Friday, January 25, 2013

Scottsdale Artists School Workshop Experience


Brunette in Gold Light
16 x 12
Man in Blue
16 x 12

Last week I escaped the cold and attended Ignat Ignatov's "Alla Prima Portraiture" workshop at the amazing Scottsdale Artists School.  

As a self-taught artist, I felt I'd come to the edge of what I could achieve and was in need of a push to get to the next level.  While there's a bounty of inspiring instructors to learn from, Ignat, with his precise tonal control and subtle colour, was the person whose work spoke to me the most.

Throughout the week we focused on creating believable form, modelling the face under different light conditions and ensuring that we never lost sight of an overall structure of values.  Placing correct values powerfully at the start of the painting was the key to its later success.  In fact, if the values were right from the start, the painting practically painted itself.

I've always had an eye for colour interactions, but tone was something that I needed to work on.  By the end of the week I found that I was much more sensitive to subtle value changes than when I started

The two paintings above were from the workshop.  While only my nearest and dearest will see the first day's effort,  I'll show you the second and the final day's works.  What pleased me about "Brunette in Gold Light", was its honesty.  It was the second day and I had reviewed my mistakes from day one and made a plan for how to proceed.  I worked only on value and accurate colour temperature, leaving fancy brushwork and interesting edges out of the equation.  Well, I did splash out a bit in the hair and I loved doing the earring but  those were my reward for playing it straight everywhere else.

"Man in Blue" was the final day's work.  I was hitting my stride and I think it shows.  The values are under control and the viewer's eye moves through the painting along a path that I intended.  This painting puts the week together for me: accurate tone and temperature, and interesting brush work and paint consistency.

I feel that this workshop has given me enough tools to move off of my plateau to a new level and I count myself lucky to have picked the right teacher at the right time.




Tuesday, January 22, 2013

Limited Palette Workshop at the Calgary School of Art

Harmony in Limited Palette
16 x12
Last week I had the good fortune to attend Ignat Ignatov's portrait workshop at the Scottsdale Artists School in Arizona.  It was incredible and I learned an amazing amount.  I'll be posting a blog about it within the next week, so please check back.

One of the things that we did in the workshop was to paint a portrait in a limited palette and that's what I'll be teaching in my upcoming workshop.

Painting the Portrait in Limited Palette will be a one-day workshop held on  Friday, February 15 at the Calgary School of Art.  The cost is $100 and the hours are from 10am to 4pm.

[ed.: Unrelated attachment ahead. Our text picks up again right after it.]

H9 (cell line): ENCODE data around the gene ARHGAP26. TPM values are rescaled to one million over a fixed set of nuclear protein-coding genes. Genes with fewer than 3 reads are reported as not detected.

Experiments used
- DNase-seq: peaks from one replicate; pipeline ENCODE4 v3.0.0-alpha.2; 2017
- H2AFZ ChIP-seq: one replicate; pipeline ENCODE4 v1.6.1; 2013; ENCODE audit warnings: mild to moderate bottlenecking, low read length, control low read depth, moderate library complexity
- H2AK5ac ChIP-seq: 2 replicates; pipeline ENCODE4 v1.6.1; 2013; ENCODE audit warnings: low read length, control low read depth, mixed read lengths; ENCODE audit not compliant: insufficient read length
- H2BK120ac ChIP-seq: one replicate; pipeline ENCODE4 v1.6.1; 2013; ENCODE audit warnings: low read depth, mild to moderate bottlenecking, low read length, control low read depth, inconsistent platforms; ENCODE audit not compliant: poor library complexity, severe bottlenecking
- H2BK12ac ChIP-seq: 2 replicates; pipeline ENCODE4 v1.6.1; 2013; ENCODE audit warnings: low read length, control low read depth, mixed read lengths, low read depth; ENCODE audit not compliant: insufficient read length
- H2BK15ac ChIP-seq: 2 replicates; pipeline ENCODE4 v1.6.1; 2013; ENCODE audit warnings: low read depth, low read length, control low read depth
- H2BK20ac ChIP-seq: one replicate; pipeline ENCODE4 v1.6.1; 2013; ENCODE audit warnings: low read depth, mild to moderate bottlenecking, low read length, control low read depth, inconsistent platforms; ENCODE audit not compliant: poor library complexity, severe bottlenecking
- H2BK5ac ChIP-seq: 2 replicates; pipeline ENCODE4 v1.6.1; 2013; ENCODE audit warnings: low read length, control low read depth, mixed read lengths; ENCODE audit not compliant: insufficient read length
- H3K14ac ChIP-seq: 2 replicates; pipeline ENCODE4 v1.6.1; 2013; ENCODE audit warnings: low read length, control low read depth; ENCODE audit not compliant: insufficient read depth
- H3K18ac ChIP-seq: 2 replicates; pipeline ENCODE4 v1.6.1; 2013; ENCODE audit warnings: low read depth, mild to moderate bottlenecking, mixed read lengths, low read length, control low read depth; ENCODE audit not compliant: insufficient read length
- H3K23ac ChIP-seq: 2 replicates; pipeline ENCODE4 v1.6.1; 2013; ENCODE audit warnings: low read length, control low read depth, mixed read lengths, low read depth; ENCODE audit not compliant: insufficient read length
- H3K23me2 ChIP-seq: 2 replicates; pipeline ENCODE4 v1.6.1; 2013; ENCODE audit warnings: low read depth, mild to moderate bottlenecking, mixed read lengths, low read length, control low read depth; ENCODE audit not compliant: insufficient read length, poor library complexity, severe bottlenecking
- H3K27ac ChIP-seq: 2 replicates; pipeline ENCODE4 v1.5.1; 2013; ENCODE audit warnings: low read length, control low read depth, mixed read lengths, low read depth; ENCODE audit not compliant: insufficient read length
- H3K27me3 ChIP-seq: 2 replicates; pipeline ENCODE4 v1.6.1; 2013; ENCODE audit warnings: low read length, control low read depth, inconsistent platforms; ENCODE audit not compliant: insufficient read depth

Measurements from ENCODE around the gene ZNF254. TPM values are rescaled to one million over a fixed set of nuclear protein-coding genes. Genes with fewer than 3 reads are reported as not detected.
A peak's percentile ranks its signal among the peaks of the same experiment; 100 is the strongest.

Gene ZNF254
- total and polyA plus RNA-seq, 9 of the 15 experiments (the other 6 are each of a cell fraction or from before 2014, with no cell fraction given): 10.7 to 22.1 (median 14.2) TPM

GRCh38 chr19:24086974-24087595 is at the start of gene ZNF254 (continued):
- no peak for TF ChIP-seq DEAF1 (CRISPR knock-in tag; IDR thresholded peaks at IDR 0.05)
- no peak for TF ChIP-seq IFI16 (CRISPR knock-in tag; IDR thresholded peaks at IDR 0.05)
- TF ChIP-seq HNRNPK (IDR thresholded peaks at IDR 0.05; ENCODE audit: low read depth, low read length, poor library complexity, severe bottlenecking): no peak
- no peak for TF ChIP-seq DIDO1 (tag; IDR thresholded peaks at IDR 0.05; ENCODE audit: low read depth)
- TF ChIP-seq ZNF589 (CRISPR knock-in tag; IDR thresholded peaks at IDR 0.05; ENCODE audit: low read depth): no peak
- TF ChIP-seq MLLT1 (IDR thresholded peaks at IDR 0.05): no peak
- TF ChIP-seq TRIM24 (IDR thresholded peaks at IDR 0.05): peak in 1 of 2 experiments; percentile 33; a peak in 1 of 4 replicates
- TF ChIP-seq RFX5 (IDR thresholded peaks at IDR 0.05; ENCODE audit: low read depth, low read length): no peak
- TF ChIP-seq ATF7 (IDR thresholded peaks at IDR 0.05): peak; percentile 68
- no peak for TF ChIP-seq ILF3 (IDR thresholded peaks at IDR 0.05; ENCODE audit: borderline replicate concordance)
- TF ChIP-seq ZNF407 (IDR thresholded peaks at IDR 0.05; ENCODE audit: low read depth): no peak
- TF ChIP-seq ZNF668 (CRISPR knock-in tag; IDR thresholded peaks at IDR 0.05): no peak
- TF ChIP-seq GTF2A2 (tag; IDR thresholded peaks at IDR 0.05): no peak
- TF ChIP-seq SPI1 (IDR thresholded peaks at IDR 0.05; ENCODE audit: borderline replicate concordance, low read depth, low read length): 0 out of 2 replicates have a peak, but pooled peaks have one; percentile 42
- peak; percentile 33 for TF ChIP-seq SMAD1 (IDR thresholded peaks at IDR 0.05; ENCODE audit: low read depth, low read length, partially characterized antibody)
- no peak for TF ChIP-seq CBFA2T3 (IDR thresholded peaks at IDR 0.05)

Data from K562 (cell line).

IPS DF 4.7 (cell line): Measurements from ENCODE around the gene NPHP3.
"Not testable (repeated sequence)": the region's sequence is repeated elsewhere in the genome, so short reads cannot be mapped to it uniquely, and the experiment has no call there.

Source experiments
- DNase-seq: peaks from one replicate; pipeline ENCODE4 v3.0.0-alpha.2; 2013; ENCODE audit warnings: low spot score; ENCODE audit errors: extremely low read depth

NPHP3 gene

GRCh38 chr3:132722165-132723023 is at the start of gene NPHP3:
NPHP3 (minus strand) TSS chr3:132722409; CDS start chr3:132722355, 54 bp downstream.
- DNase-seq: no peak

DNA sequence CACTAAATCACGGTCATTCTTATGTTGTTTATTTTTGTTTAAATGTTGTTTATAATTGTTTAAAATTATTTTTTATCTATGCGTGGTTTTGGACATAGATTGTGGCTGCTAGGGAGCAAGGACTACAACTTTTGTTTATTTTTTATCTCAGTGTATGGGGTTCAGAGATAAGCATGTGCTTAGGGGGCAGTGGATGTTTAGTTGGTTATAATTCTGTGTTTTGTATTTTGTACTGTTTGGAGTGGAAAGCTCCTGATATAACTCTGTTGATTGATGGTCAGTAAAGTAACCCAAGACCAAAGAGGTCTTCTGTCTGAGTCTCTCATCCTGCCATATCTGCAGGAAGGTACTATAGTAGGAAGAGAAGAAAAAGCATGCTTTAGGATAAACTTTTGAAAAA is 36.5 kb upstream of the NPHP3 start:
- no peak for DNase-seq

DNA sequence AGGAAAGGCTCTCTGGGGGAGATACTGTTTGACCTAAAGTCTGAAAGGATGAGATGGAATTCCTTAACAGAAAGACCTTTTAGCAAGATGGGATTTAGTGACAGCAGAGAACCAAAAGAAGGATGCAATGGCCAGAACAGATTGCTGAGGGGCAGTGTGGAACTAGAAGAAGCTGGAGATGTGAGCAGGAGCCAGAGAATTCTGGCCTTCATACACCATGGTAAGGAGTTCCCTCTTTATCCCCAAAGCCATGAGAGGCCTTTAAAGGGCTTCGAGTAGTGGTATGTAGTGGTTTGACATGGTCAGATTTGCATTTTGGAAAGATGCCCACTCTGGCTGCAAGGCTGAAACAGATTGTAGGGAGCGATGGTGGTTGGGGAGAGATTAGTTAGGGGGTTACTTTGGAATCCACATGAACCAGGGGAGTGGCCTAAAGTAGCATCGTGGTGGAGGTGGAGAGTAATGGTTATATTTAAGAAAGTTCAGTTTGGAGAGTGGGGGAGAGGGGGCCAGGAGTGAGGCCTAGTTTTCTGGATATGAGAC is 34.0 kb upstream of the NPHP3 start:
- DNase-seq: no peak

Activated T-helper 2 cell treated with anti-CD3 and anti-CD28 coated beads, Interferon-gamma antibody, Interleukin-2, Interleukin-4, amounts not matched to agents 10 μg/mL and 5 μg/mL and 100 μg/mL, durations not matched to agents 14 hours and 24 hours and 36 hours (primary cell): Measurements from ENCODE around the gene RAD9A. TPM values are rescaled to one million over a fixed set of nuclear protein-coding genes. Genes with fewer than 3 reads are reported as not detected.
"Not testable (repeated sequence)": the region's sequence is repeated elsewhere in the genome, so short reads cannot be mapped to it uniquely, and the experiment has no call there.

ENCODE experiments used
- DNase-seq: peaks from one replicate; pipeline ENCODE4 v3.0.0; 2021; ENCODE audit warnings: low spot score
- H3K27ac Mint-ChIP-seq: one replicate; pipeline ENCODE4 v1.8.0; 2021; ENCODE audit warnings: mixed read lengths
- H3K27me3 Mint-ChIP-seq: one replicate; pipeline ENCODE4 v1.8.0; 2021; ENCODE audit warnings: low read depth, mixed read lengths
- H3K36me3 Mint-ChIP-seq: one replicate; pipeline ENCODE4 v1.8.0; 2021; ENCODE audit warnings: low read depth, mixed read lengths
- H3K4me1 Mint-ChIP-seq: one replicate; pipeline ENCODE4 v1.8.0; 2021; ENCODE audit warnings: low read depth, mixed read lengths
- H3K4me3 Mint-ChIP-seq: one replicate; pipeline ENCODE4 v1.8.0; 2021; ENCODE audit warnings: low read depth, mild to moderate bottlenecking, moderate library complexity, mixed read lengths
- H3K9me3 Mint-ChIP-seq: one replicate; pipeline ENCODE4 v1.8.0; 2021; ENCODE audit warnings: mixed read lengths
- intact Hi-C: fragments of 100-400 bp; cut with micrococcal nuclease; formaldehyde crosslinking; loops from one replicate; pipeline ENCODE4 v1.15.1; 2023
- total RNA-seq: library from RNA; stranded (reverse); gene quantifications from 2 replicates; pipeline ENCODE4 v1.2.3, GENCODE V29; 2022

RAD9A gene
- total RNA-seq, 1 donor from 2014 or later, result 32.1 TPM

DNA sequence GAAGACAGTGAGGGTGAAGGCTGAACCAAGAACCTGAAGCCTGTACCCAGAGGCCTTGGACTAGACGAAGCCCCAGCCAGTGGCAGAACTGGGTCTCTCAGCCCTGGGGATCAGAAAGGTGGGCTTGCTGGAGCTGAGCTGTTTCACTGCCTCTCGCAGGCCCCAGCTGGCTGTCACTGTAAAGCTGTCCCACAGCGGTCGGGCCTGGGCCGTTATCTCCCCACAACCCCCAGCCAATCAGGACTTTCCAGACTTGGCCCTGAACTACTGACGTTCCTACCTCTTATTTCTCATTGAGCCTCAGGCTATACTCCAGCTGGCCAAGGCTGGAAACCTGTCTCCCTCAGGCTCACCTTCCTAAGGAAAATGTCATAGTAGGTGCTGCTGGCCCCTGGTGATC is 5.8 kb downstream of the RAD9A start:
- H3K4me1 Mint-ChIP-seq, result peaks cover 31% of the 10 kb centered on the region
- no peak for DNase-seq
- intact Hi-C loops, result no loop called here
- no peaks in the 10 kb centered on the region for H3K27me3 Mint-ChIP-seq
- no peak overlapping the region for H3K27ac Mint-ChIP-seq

We'll be using the Zorn palette which consists of cad. red light, yellow ochre, ivory black and white.  It's a muted, but elegant selection of colours that can be used to paint most anything.  It can easily create mud because it's entirely opaque, but, with a careful and logical approach, it can also create stunning paintings.   Using limited colour means that you get instant colour harmony and can spend your painting time working on composition, values, temperatures and brushwork.

If you'd like to register for the workshop, please contact the Calgary School of Art.

I hope to see you there!

Sunday, January 6, 2013

Plein Air on New Year's Day

Rivulet
16 x 12
On New Year's day I headed out to my favourite painting spot to see what surprises it would hold this time.
I've painted this view at least 10 times.  It's not even a rivulet in the strict sense of the word, more of a little piece of overflow off the river, but it's shape is an elegant S-curve and water is my favourite feature to paint outdoors.

Here's a confession: though I live within sight of the magnificent Rocky Mountains, I have no urge to paint them.  I prefer the intimacy of small, unremarkable pieces of land and try to show how marvellous they actually are.

What caught my eye that day was the reflection of trees and sky in that brilliant, enclosed piece of water at the top of the S.  It looked like an opal in a rough setting.

Because I hadn't arrived terribly early (it was New Year's Day after all) and the light is gone by 4pm, I had to work very fast to knock it all in.  After a quick massing with Ultramarine blue and transparent red oxide, I placed the focal point with lots of confidence and paint.  What a great start!

Unfortunately, the colour turned out to be wrong, and it was only after I'd placed colour in most of the other elements, that I could properly judge the right hue for that little gem.  It had a lot more green in it than I originally thought, partly because I had put so much warm land around it and it needed to be cool in comparison, and also because my eyes had become keen enough to see it properly after an hour of staring at it.  So I scraped the bold impasto - more than once - and tried different mixtures until one of them sang out.

Then it was just a matter of keeping my eye on that spot during each application of paint elsewhere, making sure that it continued to be the most important part of the painting.  I toned down and greyed all of the other shapes, keeping the paint less interesting than that thick blob of light, and I was done in no time.   What a grand way to start 2013!

Happy painting and the best for you in 2013.